The first episode of the first series of Top Gear is the first episode of Modern format Top Gear following the show's relaunch in 2002, and aired on the 20th of October that year. It was presented by Jeremy Clarkson, Jason Dawe, Richard Hammond and The Black Stig. Harry Enfield was the show's first ever guest star. It marked the start of a new era for the previously-ailing format.
Officially, it was the 524th episode of Top Gear since Series 1 of the original format aired in 1978, and the 555th piece of video-based media released directly under the Top Gear name when one includes the 9 regional shows, all 5 prior home video releases, and all 17 specials not attached to a series.
"This is a car programme. There will be no cushions, there will be no rag-rolling, no-one will sing, and at the end of the series, no-one will have a recording contract. This is our new base, and this is our purpose-built test track. There are no traffic jams here, ooh... apart from this one, and no bus-lanes either. This... is Top Gear!"
- [Jeremy] put two supercars head to head...
- Jason Dawe on what to do when car dealers attack...
- Richard Hammond will try to beat a speed camera...
- And there's a Star in a Reasonably-Priced Car.
After 8 months off the air following a tumultuous period of low ratings and pending irrelevancy due to the advent of the Internet, Top Gear returned under a brand new format alongside long-time presenter Jeremy Clarkson, two new presenters in the form of Hammond and Dawe, a new studio, a test track and a live audience. In this very first installment of 2002-era Top Gear, Jeremy Clarkson looks at family hatchbacks for the cheapest new car on the road, and finds something avantgarde; the Citroën Berlingo Multispace. Later in the episode he puts two of the finest Italian supercars against each other, and Richard Hammond sees if it's possible to defeat a speed camera. Jason Dawe gives some car buying advice, and Harry Enfield takes the Liana on its first celebrity lap.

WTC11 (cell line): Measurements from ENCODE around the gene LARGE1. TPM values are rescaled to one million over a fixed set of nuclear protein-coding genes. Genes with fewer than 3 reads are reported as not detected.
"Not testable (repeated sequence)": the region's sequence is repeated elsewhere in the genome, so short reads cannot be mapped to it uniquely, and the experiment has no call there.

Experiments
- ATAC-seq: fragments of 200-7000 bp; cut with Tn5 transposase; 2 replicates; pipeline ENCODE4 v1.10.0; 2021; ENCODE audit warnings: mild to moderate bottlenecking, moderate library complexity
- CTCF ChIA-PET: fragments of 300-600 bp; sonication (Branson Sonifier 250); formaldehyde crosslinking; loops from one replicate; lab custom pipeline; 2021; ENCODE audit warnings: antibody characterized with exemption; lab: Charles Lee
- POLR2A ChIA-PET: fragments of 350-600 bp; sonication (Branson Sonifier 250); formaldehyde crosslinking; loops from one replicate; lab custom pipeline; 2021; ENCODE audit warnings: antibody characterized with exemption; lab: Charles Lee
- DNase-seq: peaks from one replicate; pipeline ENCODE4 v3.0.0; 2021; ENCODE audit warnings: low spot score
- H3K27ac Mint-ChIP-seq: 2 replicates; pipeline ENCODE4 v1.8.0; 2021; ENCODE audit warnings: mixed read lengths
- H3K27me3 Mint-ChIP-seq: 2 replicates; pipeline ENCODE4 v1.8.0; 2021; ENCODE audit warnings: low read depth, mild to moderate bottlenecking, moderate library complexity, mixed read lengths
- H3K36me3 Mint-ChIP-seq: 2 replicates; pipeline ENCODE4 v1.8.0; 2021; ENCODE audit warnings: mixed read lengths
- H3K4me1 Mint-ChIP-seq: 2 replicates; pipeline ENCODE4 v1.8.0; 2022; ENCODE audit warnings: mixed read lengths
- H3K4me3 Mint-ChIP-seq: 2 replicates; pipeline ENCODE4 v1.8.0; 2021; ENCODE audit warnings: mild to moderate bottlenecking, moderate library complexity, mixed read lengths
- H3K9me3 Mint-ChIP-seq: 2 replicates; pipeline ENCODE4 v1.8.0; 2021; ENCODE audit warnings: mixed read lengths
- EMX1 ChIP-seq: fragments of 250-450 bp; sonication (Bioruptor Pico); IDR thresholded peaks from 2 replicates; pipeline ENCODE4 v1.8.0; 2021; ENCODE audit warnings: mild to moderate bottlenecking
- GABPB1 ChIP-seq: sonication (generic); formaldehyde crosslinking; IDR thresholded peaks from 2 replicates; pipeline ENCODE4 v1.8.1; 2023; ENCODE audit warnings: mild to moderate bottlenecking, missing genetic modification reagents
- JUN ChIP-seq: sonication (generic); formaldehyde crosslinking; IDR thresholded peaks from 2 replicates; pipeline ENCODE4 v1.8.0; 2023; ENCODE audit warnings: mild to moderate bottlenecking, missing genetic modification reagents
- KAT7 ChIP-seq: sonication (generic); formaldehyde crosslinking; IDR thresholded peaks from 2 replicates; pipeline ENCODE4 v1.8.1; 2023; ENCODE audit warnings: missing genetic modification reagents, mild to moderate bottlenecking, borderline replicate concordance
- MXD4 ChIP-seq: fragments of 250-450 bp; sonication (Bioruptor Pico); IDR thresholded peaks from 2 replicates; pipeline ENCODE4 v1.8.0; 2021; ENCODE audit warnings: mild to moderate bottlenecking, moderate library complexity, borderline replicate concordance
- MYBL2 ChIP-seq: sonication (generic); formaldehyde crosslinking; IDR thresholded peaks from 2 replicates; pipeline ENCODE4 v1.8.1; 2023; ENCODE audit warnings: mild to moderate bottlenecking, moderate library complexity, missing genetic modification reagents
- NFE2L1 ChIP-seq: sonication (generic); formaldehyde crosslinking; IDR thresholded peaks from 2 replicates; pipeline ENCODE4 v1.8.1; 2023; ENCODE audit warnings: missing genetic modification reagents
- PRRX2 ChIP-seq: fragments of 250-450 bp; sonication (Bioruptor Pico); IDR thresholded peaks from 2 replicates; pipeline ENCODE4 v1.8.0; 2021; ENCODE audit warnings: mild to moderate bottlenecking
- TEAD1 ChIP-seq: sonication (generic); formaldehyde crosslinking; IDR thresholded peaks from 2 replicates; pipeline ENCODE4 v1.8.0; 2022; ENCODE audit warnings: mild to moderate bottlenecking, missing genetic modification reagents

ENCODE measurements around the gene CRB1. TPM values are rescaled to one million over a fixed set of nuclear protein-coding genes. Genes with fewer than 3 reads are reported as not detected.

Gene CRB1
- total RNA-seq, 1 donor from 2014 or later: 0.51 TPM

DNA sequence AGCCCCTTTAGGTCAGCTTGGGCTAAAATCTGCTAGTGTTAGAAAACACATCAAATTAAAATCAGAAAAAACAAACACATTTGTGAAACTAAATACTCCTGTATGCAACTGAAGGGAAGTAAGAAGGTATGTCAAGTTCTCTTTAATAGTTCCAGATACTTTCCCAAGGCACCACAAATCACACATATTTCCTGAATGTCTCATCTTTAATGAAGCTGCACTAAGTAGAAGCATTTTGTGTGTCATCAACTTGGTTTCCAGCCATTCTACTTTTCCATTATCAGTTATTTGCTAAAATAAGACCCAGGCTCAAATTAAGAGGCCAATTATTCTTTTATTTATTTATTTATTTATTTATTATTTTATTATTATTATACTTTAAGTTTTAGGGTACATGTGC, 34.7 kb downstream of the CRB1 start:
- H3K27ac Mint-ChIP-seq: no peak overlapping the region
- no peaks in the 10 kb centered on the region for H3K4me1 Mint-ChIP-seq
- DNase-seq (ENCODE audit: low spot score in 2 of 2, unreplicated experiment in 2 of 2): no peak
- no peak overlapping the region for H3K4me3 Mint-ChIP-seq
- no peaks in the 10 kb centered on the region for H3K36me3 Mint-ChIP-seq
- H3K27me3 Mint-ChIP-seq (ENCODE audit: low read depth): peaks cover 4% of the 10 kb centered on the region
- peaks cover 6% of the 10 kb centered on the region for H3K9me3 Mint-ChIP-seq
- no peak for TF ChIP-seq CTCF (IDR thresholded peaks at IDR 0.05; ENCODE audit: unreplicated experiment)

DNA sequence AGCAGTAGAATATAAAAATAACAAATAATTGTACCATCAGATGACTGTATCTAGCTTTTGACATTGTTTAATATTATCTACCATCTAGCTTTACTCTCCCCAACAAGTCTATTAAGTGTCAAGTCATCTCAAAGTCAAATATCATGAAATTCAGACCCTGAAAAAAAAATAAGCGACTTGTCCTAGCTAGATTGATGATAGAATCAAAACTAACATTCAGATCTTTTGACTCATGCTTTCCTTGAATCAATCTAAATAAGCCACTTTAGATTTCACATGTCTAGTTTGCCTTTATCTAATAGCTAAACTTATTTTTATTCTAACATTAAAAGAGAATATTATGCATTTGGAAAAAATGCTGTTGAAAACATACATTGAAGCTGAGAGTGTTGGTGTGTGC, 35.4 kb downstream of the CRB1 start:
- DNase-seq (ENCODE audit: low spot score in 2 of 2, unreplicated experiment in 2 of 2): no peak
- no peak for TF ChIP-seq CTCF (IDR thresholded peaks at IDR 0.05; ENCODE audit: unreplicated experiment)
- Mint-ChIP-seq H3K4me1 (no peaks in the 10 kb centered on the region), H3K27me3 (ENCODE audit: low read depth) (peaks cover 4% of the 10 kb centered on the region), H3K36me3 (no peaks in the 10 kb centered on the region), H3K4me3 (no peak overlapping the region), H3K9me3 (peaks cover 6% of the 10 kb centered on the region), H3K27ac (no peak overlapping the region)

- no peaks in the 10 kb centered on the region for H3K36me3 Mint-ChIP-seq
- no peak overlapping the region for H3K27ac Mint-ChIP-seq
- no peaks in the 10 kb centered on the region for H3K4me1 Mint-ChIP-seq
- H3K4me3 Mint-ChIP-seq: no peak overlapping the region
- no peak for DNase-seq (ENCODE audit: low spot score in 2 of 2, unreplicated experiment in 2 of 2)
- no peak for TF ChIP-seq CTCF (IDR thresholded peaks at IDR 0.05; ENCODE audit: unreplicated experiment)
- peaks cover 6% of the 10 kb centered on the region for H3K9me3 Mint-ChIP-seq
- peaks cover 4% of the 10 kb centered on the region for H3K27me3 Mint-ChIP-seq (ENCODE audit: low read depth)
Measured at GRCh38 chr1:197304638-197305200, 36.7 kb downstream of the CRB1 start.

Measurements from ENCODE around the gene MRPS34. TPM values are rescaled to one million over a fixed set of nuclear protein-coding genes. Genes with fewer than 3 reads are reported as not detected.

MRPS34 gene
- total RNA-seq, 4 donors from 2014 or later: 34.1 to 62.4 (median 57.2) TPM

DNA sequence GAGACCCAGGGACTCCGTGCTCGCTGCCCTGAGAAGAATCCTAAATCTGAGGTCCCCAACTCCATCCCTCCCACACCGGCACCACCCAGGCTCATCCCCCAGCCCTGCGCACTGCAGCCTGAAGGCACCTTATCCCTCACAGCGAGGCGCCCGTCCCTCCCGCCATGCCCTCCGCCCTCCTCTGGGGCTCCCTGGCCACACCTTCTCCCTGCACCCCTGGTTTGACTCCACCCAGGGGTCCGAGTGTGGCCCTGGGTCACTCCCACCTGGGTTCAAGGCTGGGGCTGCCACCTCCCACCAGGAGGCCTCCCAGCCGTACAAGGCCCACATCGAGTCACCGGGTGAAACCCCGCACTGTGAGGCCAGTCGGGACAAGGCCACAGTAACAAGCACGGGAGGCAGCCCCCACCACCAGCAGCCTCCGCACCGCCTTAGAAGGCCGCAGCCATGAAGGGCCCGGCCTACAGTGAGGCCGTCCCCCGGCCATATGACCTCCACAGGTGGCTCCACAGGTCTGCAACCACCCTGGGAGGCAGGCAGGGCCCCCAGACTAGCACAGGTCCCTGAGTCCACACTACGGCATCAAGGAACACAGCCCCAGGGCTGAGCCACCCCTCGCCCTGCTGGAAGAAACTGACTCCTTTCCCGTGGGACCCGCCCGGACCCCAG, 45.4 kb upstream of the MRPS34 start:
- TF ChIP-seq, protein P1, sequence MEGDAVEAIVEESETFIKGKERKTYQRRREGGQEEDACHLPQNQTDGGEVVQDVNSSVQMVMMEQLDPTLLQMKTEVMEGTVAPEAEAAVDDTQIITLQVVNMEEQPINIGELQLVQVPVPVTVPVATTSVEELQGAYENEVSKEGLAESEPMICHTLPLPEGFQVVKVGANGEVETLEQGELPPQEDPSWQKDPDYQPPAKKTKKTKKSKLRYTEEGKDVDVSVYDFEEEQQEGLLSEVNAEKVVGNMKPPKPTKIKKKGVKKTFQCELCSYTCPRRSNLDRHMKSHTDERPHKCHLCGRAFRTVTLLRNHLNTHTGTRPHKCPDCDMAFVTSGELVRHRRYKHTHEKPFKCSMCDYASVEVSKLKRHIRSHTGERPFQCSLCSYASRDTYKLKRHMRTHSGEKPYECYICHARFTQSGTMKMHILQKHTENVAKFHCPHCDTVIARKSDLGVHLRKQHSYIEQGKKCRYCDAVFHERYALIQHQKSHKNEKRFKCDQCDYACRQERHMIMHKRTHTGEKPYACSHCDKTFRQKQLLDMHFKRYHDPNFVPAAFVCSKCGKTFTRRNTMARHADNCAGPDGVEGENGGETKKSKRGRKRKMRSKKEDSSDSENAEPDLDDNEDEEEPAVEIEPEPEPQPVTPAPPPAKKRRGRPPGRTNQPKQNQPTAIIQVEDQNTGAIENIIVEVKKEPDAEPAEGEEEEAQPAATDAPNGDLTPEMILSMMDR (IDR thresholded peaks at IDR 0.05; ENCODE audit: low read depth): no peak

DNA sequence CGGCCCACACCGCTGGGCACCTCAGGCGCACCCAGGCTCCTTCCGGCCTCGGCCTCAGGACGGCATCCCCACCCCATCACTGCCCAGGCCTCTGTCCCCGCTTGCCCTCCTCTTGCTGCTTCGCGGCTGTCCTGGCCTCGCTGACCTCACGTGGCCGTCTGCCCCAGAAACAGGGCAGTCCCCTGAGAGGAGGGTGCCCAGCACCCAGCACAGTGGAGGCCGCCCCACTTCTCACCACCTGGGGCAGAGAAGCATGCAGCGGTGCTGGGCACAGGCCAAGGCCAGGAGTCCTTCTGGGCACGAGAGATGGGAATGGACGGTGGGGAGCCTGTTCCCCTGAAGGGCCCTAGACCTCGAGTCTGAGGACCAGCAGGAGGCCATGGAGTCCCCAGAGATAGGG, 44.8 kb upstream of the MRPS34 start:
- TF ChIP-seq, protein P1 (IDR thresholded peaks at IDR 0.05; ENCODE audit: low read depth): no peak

Citroën Berlingo Multispace Review
The series' very first segment begins with Jeremy reviewing the Citroën Berlingo Multispace, testing the car out as the-then cheapest new passenger vehicle on sale in Britain by taking it on the EuroStar back to its country of origin, and eventually praising it for, among many other things, its copious storage space, which would have been tested out by filling the Berlingo's storage with crates of alcohol purchased near Calais, but following a discussion with EastEnders business owner David West, it was revealed that cars suspected to be carrying too much alcohol would be crushed without prejudice, leading Clarkson to deposit a single bottle in the boot as a kneejerk preventative measure.
Ford GT40 Concept
Once back at the studio, Richard takes a look at the Ford GT40 Concept, which Ford are to put into production 2 years later. This includes a brief summary of why the original GT40 was created, and a display of the automated electronic parts created for the concept such as the rear engine cover, and the fuel filler cap. Hammond believes the car resembles its inspiration so much that he deems it an enlarged copy of the original.
In the very first edition of The News, Jeremy and Richard discuss improvements to the road network, an estate version of the Fiat Stilo touted as the car to save the company, and low-budget roadsters in the forms of the Nissan Micra and Smart Roadster, before proceeding to argue over Formula 1's increased dependency on electronic aids, with a poorly photoshopped image of Michael Schumacher appearing to drive his F1 car in a panda suit in order to give the other drivers fair competition. The crowd agrees with the hosts that F1 needs to become about the drivers again.